15. For my next trick - the rarely seen, desert exiled brother of Wellington... Anyone know of a Wellesley workaround or source of reference pix. There are plenty of generic exterior shots but not in much detail, nor is there a huge number of interior views. There are a few detailed models out there but I would like to judge a selection from the real deal, especially as I intend to so a LRDA as opposed to a standard mk1. Trust me to choose the difficult version... Actually I looked at the Matchbox decals and had doubts as they've seen better days. If they so end up u/s then the LRDA aircraft will allow a Wiff option I have in reserve. ... Thx in advance.D.
  16. Hi everyone, this is my latest aircraft diorama. I had an old Academys F-84 thunderjet kit and I didn't want it to throw away and so I decided to make small vignette with it. I was inspired by the new Star wars: The force awakens teaser trailer when I saw the x-wing and the star destroyer in the sand. I started digging into reference if any thunderjet crashed in the desert, pilot was killed in the crash, so that is my interpretation of this event. I hope you guys like it!
  17. For many years I have been dreaming that someone decided to produce a kit of this "ancient"style light tank that can be considered the true joining link between the horse mount and the steel mount for the hussars regiments. I think only of the pictures depicting it running in the desert plains of Africa. So, I've already bought two boxes of the Vulcan models first issue, the kit no. 56008, with the purpose of assembling them in different versions. The first one of course in France and the second one in North Africa. To do this I got the Echelon first decal sheets no.1 and 2. Now I've seen that the Vulcan gentlemen issued a third box, always for the Mk, Vi B but specific for the desert front. My question is which are the differences between the boxes? It's only a matter of decals and some water/fuel additional tanks or there are true differences? I'd like to avoid an unuseful purchase .... Many thanks to all! Ezio
  18. Well I finally completed the Spitfire IXc from Pacific Coast Models. I'm now going to try doing a base and figure for it as well, but at least the aircraft is complete. And for saying it was such a beast of a kit to build, it's turned out quite nicely. Build pics are here: http://www.britmodeller.com/forums/index.php?/topic/234934724-pacific-coast-models-132-spitfire-ixc/ Pics of the squadron aircraft suggest that they were late getting the IFF aerials, if they ever got them, although they had upgraded to VHF from HF radios. Hence no aerial wires anywhere. Some subtle exhaust staining...a little too subtle perhaps? And a smudge from the fuel filler. A lightly weathered prop. I'm working on the basis that they had a metal prop at least at one point. No hard evidence to suggest this didn't happen... Weathering based on wartime pics of desert Spits, some of which were even grubbier. The thread I used was here: http://www.britmodeller.com/forums/index.php?/topic/234945703-oil-stains-on-spitfires/page-3#entry1478890 North Africa early 1943, I figure there was some mud and muck that got spread around the tailwheel as well. Light wear on the starboard wing root as well.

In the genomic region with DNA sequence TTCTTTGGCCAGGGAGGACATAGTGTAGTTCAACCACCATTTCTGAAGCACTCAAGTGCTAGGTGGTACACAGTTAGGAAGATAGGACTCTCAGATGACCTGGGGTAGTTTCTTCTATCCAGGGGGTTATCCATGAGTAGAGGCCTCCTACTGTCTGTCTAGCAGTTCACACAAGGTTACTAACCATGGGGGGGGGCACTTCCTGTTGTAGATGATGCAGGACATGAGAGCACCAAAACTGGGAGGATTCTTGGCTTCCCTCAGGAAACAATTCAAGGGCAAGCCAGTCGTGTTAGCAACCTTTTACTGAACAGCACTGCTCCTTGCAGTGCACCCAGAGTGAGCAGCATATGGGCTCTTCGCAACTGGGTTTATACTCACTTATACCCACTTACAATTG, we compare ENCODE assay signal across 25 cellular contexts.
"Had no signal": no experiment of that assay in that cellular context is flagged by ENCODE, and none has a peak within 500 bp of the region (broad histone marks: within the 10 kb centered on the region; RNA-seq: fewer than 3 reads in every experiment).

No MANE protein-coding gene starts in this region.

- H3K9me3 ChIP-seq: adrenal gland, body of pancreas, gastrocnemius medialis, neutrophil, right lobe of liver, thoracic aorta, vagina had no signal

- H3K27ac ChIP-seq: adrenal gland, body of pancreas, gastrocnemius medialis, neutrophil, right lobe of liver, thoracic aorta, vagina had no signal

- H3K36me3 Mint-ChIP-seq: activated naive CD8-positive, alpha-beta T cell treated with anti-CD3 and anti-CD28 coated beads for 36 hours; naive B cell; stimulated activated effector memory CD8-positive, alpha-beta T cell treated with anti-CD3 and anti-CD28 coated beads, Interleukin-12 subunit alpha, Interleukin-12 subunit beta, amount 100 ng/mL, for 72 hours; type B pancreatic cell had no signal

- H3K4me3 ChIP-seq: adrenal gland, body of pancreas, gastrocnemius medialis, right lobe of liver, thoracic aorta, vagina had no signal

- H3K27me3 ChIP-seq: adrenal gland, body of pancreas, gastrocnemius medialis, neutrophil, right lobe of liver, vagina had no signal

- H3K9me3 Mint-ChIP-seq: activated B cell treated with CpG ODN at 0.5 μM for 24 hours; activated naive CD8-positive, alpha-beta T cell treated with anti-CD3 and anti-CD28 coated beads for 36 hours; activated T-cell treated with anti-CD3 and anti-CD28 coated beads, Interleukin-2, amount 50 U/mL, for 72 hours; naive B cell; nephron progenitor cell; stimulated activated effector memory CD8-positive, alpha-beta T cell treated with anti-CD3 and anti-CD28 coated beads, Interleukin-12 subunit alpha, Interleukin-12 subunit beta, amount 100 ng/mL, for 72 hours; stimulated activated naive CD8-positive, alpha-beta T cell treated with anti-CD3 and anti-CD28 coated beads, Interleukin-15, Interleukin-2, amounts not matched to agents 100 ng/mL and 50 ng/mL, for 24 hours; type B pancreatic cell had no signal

19. Got that new beautiful Airfix Gladiator, checked some available books (Warpaint, Mushroom Gladiator monography and "Desert Prelude", Kagero 112 squadron, other)... ...and I'm confused. I know that in the early period of 1940 desert fights Gladiators were in "normal" Dark Earth/Dark Green camouflage. But later? In Egypt/Lybia? In Sudan, East Africa? In SAAF? Mushroom in "Desert Prelude" for example even gives some strange colours I've never heard (light blue, some browns other than Dark/Light Earth)... What was the "desert camouflage" for Gladiator? Truly desert, I mean, not the DE/DG/Night/White?
  20. I am busy with a number of builds (My Malta/N Africa Phase) I want to achieve a "In service" look and I am mindful that these aircraft would have had a bit of a bleached look. I bet there are a number of products and as many ways to achieve a good end result. I am mindful that I need to consider the decals, as well. have used AK interactive products for the cockpit and these have worked a charm. I was thinking of adding a bit if white to the colours, but I am not sure if that is the best way to go. ALL SUGGESTIONS WELCOME. This all fits in nicely with the wonderful info going around about 81 Sqn Thanks Sean
  21. Feb up with double dogfights VB I started (real bad production and raised panel lines). I gave in and bought a descent kit (profipack IX). I am still keen to do a spit in desert camo however the sources are somewhat scare on desert mark IX's/ Yes I know it was over by the end of 1943 and the boys were moving up towards Italy. I have read the other post on Britmodeler. I though that I had hit the jackpot when I found a few pics of Mk IXc EN520, FL-A, 81 Sqn Tunisia April 1943. However these seem to be models and the one B/W pic of this aircraft seems to show early cannon blisters. Colin Gray then flew MA408 which seem to be a late production MkIX. The Polish Spits of 145 sqn all seem to be of the Early C wing too. I am open to suggestions? I am busy with the cockpit but my build seems to have stalled because I cant make up my mind on what to finish her in. Most of the kit options all have D-Day stripes and that is the last thing I want. Looking forward to the replies. Yours Aye Sean
  22. Started this about a month back been a bit slow , and a few set backs ,carpet monster stole a few important bits , i had to fabricate new bits , some succesfully some not .Will post more as i go just thought would be nice to put up ,
  23. Supermarine Spitfire Mk.IXc MA574 'A' GC 1/7 'Provence'. Armee de L'Air, Algeria. Late 1943 I have been able to find out to much about this plane other than the WWII records show she was produced at Castle Bromwich and shipped to Casablanca and handed over to the Free French Air Force. I found one wartime Black and White photo of her and from this I have based most of the build. Her fate is unknown, but I did find one reference to her having been lost around Lyon later in the war. There also seems to be lots of references on the web to another Spitfire with the same registration, serving with a polish Squadron and it crashing in Kent. The date given was the same as the arrival date of this Spitfire in Casablanca. Was there two Spitfire Mk.IX with the same serial? Or more likely the reference to the 'Polish' one has had the serial recorded wrongly. Anyway, enough of the history and on with the model. Kit: Tamiya Scale: 1:32 Paint: Tamiya Weathering: Tamiya Decals: Kit and OH Models Extras: None, OOB Build: Photobucket Library Thanks for looking